Same with pedestrians, few seem to realise just how close they come to being dead, many are accidents walking into the path of oncoming vehicles. stepping off the kerb, without the slightest perception of the danger they face by their erratic way of approaching the road.

Roads are now so heavily laden with vehicles, the laws pertaining to them desperately need bringing up from when they were made, to accommodate the roads of the 1950's and before.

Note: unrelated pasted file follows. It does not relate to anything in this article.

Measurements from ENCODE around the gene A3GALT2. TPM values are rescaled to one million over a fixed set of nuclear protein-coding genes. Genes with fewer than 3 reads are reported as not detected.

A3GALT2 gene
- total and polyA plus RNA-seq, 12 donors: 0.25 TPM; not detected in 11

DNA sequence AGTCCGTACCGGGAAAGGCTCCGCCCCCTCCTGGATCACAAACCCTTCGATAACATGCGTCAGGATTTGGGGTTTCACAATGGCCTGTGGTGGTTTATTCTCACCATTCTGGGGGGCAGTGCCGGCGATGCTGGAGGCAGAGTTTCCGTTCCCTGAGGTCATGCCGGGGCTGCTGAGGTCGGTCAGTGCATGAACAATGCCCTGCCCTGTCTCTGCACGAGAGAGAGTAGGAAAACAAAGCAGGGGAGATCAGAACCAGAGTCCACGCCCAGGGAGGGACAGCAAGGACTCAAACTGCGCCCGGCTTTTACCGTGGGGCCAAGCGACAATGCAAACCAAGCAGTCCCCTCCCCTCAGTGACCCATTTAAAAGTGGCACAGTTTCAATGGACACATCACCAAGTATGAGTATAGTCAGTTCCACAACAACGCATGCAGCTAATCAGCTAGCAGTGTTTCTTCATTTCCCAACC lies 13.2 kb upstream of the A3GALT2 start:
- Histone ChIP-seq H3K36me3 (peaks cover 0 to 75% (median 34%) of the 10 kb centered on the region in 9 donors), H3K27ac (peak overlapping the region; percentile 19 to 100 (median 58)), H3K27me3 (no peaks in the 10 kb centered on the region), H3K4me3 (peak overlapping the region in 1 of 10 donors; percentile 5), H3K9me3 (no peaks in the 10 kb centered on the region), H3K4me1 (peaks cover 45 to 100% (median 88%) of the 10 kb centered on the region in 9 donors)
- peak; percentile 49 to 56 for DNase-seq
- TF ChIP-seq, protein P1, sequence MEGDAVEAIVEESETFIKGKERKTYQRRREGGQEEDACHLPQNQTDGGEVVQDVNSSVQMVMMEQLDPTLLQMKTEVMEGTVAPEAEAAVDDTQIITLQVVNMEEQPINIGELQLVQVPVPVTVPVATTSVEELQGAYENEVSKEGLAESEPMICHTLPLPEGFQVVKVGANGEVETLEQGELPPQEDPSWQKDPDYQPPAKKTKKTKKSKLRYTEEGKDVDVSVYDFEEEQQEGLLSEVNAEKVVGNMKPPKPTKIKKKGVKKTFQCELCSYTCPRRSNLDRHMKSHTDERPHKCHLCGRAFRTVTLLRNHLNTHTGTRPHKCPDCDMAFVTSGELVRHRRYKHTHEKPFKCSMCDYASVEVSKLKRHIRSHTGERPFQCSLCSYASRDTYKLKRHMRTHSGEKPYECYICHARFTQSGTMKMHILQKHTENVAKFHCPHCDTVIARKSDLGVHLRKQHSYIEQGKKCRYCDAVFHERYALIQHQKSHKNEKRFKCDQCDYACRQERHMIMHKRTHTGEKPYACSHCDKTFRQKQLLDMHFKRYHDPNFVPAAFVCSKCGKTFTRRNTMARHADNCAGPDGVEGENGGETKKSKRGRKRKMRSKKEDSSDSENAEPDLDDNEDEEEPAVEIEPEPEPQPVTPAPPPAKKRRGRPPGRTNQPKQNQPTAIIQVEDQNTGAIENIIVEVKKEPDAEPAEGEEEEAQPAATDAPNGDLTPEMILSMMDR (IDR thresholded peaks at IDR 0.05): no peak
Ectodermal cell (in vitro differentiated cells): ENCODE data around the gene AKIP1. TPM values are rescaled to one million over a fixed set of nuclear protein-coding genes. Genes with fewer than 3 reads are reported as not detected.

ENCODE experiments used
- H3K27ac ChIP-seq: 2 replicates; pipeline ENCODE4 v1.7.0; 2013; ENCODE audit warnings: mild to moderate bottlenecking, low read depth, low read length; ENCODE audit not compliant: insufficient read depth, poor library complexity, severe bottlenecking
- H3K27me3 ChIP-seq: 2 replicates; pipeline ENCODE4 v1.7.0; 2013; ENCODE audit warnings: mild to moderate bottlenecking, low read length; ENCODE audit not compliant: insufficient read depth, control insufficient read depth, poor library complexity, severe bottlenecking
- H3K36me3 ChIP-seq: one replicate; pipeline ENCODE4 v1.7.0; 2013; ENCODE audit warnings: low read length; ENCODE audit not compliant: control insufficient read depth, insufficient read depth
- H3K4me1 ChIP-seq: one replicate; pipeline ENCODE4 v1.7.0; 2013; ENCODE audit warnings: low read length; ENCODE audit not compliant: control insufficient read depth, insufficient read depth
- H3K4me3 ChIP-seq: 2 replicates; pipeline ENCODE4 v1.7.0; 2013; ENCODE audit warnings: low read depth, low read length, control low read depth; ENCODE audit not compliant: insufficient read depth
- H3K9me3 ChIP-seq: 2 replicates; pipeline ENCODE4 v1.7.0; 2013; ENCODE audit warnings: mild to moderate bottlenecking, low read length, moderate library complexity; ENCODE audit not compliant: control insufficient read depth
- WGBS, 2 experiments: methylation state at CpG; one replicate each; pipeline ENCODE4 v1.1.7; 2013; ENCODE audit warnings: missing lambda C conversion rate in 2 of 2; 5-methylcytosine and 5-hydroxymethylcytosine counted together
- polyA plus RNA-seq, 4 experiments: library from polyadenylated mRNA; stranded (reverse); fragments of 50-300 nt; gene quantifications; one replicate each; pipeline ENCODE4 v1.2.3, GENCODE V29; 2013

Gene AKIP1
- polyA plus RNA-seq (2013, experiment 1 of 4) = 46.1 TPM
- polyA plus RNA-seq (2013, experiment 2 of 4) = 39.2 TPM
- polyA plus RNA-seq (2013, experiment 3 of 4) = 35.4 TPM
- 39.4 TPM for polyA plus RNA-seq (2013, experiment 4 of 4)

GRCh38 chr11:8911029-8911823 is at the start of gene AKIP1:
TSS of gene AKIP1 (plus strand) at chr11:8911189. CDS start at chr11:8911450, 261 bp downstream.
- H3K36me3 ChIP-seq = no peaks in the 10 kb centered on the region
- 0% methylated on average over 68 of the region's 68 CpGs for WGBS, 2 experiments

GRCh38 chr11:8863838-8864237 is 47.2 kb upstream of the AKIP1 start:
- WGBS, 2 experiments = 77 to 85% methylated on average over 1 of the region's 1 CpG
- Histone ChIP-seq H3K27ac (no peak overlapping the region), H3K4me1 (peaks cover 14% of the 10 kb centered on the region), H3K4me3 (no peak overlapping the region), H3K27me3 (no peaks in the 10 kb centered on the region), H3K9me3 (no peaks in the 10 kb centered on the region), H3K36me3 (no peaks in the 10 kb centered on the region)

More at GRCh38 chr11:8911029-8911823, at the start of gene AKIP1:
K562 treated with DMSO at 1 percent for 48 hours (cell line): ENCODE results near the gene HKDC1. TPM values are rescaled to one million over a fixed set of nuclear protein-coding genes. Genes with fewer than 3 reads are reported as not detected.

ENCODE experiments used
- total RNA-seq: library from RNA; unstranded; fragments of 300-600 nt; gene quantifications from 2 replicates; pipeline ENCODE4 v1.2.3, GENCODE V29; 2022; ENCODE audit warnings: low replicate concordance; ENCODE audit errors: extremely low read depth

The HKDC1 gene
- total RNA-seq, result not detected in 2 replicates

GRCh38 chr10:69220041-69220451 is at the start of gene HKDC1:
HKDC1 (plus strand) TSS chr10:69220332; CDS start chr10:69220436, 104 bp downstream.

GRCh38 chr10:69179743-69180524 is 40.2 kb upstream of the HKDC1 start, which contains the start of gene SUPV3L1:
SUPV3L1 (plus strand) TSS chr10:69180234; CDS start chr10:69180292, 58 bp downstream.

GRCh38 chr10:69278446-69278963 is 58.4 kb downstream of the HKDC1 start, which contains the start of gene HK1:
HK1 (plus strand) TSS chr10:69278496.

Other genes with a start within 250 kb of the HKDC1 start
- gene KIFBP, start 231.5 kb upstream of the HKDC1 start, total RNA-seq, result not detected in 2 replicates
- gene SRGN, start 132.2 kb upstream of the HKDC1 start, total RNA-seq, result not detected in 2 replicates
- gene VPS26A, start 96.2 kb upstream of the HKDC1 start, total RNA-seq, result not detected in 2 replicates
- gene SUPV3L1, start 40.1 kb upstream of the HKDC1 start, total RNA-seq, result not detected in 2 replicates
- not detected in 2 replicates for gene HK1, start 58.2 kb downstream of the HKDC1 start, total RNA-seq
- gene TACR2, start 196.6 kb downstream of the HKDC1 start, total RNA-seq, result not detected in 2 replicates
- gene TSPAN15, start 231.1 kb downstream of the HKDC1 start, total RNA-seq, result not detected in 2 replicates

Cars ,on the other hand, have more or less kept up to date, it's now time for pedestrian and cycling laws to catch up.
All these 'pedestrian' comfort zoning measures do is make the pedestrian think they have absolute rights when outside their home etc, nothing beats the braking of two legs, and with the best will in the world, translating mechanical braking will never be a match for TAKING CARE as a motto, be they pedestrians or cyclists.
A moment of carelessness can mean the difference between living dying or being stuck in a wheelchair for life.
Again, those safety measures so recently foisted on almost ever urban road, are no replacement for proper observation when outside one's own front door.